Ever Had An Erotic Moment With An Eel?
Londoners couldn't wait to get a view of 'Her Majesty's Ass'. It was 1762, and lucky Queen Charlotte had received a zebra as a belated wedding present. Few Brits had ever clapped eyes on such a creature, and it soon became a popular attraction. Bottom jokes were as readily employed in the 18th century as they are today, and the Queen's Ass became a long-running gag among commentators and columnists.
We learnt this in The Georgian Menagerie: Exotic Animals in 18th century London. It's a book that sounds a little specialist, but which abounds in peculiar stories. Just take a look at some of the other highlights from the list of contents.
Bear Grease for your Powdered Wig, p75
The Product of the Civet's Posteriors, p91
Sweet Camel's Breath, p133
Llama's Spit, a Pot of Barclay's Entire and Elephant Chops, p157
And so on. Christopher Plumb's new book scuttles, squarks and slithers with insight as he probes how Georgian Londoners interacted with exotic beasts. Some chapters examine menageries and proto-zoos. Other sections look at individual animals. Electric Eels, for example, provided a shocking diversion for the well-to-do. Curious visitors would join hands to form a circle, then complete the circuit by grasping the slippery fish. Some even found the experience erotic.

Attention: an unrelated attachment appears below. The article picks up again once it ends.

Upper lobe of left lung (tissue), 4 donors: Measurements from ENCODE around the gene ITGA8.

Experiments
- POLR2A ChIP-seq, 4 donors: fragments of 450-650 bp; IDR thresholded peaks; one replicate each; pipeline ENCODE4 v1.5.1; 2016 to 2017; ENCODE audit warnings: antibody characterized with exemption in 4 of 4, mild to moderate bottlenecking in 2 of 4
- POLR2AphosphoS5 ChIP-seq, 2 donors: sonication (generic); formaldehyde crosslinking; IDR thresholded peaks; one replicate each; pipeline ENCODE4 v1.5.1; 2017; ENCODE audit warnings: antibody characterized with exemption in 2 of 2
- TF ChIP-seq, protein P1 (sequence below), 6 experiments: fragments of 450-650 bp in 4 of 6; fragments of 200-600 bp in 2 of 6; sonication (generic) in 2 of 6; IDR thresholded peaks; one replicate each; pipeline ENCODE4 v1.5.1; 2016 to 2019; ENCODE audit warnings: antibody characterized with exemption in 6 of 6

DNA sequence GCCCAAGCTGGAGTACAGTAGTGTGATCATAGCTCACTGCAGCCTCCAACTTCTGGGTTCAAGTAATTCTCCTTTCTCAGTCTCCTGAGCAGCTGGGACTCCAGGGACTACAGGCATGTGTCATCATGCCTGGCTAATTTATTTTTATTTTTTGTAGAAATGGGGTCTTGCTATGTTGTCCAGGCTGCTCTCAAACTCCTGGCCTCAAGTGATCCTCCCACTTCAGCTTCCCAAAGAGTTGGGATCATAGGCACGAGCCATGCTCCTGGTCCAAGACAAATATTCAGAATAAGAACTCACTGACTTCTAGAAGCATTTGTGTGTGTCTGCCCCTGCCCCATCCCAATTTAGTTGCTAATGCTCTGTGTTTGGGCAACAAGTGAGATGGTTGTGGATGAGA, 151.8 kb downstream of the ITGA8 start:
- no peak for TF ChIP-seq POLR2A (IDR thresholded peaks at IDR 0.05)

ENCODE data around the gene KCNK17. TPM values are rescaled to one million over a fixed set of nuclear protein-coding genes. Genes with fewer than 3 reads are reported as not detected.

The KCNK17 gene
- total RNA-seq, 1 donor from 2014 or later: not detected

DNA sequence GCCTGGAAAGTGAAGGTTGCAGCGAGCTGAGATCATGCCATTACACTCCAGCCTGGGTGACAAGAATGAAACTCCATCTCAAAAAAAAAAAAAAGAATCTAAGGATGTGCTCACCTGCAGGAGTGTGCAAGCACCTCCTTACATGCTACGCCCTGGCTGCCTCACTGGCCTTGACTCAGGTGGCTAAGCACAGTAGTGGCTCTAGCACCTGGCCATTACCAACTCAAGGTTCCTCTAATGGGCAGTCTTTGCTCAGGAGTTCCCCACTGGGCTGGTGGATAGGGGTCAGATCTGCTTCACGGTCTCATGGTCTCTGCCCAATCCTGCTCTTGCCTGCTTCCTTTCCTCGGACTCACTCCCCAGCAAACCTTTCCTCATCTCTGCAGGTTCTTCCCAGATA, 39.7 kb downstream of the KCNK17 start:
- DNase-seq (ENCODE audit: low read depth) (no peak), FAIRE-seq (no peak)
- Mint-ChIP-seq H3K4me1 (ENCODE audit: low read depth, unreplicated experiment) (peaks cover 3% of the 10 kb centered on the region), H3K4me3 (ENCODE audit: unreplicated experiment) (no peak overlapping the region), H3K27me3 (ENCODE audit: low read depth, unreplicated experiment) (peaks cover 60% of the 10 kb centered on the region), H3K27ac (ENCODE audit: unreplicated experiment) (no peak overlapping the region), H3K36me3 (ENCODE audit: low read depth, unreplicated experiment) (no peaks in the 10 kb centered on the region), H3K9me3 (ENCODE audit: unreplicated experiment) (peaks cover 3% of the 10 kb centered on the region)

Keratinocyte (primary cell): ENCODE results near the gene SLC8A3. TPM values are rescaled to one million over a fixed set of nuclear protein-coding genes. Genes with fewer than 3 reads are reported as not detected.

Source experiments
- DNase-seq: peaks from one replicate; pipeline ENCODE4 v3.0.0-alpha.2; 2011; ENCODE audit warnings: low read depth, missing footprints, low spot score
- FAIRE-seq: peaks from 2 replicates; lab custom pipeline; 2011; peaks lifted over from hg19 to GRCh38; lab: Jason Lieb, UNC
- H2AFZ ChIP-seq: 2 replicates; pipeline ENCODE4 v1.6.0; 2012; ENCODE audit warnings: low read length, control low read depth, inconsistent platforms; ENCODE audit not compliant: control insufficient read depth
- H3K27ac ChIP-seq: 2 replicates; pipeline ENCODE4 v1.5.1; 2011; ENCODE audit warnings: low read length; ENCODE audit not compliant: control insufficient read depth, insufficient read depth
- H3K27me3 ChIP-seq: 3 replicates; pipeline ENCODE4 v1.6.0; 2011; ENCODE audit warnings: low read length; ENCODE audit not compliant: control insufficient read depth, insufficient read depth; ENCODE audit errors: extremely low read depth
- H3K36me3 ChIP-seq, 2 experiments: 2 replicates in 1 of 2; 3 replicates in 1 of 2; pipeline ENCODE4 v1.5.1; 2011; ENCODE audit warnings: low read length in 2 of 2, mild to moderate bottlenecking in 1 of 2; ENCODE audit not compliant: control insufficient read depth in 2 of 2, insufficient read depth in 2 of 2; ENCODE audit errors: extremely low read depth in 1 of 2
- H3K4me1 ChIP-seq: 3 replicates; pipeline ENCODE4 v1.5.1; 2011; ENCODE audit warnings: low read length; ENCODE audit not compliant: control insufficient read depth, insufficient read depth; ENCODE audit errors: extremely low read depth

Far from being a whimsical gallimaufry of animal anecdotes, this is a scholarly take on the subject, drawing deeply from the archives and primary sources. The book was spun out of a PhD thesis and does, occasionally, tend towards the academic in tone. Overall, though, The Georgian Menagerie is a clearly written, often surprising insight into an area of London's history we've rarely heard much about. Expect an electric eel cafe to open in Shoreditch by the end of the year.
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Last Updated 12 August 2015